Maryellen: We’ve both been doing a lot of political things. Joe mostly does them mostly with phone calls, including in 2020, and I did them mostly with postcards. I’ve worked for Berkshire Brigades, and that’s been strictly New Hampshire and Maggie Hassan and Chris Pappas. They were sort of in jeopardy, so I did many postcards. I did a lot of that. My two main interests tonight besides the whole country are Pennsylvania and New Hampshire.

Joe: Early on [in election season] while you’re talking to people on both sides, you try to sway them, to convert them, which I did a lot in Georgia. It was very interesting.

Maryellen: We’re very political, and we always have been.

Joe: A big issue for me is racial equality, to fill the gap between the rich and the poor, and Black and white people, minorities. All the hassle between people is based upon the fact that it’s racial. Some people don’t want to see people of color get past where they were, and they’re feeling that they’re getting an extra advantage, which really isn’t true. It’s like you’re starting to run a marathon, and everybody else is starting three hours before you are. You can’t win no matter how fast you run. So you have to provide certain things to recognize that you’re not playing on an equal playing field. I think that’s going to be a big issue to conquer.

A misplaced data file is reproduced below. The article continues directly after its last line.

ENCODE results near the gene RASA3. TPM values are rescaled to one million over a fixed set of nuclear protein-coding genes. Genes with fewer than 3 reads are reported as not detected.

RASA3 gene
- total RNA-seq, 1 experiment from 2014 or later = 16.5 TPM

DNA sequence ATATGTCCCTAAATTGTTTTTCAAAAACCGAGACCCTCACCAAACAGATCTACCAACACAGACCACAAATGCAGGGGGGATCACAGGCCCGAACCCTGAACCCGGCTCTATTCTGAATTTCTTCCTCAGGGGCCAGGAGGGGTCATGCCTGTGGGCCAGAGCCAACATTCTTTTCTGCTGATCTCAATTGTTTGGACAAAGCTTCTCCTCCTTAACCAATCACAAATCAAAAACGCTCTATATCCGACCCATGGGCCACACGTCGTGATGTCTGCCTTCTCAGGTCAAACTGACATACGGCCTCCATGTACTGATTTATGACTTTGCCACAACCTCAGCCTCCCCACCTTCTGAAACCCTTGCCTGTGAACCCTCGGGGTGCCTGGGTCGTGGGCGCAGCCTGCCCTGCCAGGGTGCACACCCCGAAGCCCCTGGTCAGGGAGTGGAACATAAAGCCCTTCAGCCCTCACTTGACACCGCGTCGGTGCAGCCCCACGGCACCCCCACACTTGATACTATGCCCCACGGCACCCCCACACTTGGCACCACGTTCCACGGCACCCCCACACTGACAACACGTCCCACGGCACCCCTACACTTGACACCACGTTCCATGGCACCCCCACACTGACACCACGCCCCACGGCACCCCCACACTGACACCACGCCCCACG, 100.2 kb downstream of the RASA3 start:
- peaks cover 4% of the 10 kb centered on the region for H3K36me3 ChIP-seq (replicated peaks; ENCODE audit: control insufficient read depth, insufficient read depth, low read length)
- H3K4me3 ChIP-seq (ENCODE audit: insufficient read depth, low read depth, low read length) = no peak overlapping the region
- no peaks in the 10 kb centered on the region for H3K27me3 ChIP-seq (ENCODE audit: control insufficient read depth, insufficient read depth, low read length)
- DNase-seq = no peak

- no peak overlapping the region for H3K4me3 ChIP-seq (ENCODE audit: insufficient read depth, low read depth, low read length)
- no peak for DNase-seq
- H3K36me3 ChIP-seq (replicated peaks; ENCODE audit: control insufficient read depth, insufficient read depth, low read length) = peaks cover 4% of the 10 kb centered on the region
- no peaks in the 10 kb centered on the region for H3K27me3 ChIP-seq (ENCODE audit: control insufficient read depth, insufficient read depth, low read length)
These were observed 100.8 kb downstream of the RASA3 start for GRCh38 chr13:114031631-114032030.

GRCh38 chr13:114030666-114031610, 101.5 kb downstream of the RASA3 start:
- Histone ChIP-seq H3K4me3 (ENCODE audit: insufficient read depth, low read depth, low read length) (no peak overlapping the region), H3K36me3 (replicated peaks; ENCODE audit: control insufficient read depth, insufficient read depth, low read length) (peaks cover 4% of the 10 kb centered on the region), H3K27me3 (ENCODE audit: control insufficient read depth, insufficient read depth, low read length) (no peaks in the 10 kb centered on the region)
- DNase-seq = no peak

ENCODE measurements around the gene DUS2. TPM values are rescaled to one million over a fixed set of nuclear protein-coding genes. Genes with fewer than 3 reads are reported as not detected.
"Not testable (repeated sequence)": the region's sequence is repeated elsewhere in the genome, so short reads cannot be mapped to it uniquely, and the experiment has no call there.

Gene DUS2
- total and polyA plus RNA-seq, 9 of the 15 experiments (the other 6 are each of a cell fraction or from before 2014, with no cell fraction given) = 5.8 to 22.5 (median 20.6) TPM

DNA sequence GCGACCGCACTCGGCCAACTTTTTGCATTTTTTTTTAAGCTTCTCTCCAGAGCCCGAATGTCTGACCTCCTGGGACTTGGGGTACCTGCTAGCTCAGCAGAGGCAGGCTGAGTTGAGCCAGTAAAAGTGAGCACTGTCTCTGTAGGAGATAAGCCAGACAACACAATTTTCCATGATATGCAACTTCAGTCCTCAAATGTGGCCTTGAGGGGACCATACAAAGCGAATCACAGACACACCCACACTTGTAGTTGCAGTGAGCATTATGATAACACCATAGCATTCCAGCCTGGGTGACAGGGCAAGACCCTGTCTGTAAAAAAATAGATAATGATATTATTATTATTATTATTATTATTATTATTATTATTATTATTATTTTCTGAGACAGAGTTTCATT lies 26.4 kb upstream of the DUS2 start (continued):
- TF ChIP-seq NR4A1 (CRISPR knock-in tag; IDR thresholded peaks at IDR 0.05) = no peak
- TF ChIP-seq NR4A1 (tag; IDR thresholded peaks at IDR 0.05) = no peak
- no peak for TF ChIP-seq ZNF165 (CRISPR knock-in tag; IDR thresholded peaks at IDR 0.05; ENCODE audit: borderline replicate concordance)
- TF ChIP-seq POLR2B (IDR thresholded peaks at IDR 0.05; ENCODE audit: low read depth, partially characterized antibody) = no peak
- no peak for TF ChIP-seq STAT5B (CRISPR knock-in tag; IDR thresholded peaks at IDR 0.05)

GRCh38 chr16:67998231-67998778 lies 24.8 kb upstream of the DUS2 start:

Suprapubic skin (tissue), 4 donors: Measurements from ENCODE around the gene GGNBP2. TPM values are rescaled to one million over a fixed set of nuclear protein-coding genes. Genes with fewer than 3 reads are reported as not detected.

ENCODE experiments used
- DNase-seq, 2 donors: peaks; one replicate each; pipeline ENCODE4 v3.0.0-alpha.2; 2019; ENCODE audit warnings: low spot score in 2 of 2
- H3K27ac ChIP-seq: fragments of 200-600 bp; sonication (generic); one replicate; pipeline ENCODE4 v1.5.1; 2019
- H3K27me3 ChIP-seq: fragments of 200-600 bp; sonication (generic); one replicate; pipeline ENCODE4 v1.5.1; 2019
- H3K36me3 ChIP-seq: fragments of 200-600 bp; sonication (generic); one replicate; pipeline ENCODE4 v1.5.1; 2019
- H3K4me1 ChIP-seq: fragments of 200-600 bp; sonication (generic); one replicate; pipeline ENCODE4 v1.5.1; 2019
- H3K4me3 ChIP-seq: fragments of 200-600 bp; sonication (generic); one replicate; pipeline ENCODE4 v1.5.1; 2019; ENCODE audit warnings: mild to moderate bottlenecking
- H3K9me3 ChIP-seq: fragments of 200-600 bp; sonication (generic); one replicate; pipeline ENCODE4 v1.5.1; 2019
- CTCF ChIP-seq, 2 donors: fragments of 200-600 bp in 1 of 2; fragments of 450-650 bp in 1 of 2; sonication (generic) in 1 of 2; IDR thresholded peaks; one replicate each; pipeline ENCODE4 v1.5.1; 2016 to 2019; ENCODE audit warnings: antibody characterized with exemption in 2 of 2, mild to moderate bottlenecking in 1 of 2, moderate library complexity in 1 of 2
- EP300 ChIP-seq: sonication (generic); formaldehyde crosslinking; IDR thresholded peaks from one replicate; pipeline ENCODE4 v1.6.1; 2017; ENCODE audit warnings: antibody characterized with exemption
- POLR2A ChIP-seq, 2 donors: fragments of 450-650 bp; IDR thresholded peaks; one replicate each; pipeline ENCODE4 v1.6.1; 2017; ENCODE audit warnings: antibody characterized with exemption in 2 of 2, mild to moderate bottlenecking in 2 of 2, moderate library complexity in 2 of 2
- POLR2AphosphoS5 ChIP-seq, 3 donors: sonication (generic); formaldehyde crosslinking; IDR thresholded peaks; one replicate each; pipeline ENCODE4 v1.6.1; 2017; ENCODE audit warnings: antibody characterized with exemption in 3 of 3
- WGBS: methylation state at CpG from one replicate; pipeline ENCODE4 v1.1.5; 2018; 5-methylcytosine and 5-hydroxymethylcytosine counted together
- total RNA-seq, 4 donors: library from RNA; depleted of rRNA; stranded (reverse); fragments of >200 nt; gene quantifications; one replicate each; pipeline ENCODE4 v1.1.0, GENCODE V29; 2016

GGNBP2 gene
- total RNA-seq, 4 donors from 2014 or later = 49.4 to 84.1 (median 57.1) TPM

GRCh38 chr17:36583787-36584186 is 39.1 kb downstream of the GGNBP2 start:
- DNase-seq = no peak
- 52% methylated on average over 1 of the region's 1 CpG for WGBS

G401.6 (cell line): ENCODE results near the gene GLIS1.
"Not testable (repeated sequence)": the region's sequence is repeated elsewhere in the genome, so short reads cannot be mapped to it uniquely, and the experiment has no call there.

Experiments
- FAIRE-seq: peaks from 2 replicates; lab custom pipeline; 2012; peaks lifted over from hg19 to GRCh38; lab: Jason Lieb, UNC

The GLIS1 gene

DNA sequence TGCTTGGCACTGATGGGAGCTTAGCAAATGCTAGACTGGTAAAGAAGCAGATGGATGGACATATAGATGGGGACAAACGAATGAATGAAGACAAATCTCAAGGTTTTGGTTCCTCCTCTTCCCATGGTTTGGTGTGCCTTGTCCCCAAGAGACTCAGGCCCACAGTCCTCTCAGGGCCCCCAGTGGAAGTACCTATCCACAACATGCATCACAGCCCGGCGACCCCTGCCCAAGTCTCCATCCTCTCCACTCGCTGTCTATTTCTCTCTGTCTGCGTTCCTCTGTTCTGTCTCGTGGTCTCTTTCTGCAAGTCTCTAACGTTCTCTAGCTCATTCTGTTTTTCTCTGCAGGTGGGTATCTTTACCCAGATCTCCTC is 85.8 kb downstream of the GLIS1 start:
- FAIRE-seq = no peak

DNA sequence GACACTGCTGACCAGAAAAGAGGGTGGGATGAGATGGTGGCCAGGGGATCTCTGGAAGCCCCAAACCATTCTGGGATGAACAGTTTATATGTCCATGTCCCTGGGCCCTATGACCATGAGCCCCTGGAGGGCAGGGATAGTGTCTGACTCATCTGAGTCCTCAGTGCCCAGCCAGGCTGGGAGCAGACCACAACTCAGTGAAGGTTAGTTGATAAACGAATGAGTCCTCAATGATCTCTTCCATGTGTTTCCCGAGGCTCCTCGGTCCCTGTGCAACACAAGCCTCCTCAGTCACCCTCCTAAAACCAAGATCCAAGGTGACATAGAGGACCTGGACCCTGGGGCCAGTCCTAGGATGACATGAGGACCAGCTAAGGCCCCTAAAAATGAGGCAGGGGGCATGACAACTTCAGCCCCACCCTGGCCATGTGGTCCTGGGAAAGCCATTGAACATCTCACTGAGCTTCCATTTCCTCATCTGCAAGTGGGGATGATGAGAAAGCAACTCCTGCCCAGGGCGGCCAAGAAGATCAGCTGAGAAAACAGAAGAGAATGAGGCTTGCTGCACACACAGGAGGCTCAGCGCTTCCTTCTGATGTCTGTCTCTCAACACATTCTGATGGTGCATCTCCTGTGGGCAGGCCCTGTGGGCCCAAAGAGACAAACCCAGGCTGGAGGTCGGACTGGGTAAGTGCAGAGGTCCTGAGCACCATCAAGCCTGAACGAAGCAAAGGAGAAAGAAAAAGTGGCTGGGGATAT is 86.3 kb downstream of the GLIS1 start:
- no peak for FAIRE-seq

Maryellen: We’ve gotten involved in some volunteer things around here. I started volunteering for the Senior Center. After they checked me so unbelievably thoroughly, they let me start to transport people. I used to do it on the days when I was here. Then later I was here more so I used to transport people to the doctor, to the supermarket.

Joe: I did that, too.

Maryellen: Remember the guy you transported who didn’t know where he was going? This guy is trying to go to the doctor …

Joe: We’re at the hospital and he says, ‘Oh, it wasn’t a hospital. It was one of the, you know, satellite offices.’ He says, ‘That looks like where I was,’ and I said, ‘Okay, go up and look.’ He said, ‘I didn’t see the doctor’s name.’ We must have gone to four different places until he finally did remember the doctor’s name, and I looked it up on my phone. That was pretty hilarious.